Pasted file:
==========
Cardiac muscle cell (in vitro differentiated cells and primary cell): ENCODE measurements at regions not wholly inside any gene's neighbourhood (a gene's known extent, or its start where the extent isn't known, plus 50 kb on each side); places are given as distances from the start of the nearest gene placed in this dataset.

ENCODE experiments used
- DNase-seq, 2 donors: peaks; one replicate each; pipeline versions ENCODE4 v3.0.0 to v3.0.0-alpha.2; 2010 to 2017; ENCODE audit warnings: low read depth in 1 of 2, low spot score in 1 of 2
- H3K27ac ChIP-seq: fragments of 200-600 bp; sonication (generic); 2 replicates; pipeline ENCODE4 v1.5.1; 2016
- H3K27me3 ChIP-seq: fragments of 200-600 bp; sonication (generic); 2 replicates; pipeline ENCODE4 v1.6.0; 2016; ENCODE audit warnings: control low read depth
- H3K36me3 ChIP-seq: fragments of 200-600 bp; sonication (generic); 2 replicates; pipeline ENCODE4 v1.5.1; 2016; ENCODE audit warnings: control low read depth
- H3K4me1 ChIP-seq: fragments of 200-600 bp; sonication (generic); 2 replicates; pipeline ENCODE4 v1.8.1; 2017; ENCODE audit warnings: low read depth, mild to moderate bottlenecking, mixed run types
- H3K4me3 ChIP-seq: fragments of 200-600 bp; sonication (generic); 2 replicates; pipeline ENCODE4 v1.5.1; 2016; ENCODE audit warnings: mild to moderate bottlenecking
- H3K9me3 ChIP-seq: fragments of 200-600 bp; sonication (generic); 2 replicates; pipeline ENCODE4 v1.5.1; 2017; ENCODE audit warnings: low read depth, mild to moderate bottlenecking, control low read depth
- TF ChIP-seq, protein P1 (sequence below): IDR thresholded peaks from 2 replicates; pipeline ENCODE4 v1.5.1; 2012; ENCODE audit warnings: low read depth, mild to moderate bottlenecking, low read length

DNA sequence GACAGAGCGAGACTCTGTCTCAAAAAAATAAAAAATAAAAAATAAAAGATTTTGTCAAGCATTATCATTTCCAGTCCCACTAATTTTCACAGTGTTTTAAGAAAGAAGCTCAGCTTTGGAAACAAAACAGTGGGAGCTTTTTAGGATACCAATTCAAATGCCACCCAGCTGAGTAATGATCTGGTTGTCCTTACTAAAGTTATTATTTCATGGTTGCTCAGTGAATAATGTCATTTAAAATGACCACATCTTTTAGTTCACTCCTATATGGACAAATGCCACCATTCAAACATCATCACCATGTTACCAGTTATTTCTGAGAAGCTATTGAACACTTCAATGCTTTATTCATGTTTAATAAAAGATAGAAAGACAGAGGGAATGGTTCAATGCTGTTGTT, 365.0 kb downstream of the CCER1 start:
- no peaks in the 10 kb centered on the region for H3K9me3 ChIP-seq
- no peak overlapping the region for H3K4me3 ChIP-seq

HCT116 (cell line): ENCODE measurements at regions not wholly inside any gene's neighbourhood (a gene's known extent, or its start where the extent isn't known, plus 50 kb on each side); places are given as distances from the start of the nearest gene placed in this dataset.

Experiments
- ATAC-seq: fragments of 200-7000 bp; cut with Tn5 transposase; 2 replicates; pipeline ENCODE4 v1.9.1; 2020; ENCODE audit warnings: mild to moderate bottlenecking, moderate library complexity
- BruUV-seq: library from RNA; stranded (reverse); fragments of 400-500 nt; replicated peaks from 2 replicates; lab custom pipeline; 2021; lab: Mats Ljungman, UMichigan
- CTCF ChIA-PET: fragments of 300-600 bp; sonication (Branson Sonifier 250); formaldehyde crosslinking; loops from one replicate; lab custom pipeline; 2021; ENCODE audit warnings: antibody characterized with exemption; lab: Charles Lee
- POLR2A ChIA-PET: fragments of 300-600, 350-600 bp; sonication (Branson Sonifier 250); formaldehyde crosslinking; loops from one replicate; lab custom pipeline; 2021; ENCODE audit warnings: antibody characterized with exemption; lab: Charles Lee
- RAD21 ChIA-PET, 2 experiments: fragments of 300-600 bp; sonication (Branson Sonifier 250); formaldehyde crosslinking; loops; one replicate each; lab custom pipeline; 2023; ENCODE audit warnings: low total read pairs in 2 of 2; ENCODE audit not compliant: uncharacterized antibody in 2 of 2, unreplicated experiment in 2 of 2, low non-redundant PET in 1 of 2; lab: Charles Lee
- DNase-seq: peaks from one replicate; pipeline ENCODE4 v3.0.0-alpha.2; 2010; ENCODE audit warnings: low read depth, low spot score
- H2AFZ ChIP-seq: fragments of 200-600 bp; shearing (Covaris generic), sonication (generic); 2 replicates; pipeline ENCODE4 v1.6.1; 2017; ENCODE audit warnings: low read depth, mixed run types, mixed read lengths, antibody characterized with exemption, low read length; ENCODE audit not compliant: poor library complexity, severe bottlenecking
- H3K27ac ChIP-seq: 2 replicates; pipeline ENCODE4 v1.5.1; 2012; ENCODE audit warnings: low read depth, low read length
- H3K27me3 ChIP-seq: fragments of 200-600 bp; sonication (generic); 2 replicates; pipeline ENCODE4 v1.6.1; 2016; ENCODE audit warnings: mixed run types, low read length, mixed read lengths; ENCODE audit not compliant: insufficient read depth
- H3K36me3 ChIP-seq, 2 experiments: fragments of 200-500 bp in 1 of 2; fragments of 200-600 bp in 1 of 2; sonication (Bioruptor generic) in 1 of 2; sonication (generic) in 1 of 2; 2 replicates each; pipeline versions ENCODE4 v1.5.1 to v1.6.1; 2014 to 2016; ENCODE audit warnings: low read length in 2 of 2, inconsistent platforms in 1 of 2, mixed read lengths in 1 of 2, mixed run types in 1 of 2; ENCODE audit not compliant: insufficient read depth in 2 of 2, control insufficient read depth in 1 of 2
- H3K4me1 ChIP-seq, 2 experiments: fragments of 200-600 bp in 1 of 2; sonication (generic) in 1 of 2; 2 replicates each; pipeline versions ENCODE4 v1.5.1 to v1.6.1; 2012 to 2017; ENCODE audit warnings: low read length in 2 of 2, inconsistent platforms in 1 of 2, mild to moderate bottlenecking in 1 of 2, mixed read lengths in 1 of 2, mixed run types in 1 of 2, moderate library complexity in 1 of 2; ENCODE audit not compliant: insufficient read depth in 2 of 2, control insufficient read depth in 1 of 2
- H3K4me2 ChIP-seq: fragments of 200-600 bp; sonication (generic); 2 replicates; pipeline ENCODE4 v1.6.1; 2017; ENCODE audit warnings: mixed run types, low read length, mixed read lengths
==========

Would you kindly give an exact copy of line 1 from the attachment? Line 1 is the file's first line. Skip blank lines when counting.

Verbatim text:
Cardiac muscle cell (in vitro differentiated cells and primary cell): ENCODE measurements at regions not wholly inside any gene's neighbourhood (a gene's known extent, or its start where the extent isn't known, plus 50 kb on each side); places are given as distances from the start of the nearest gene placed in this dataset.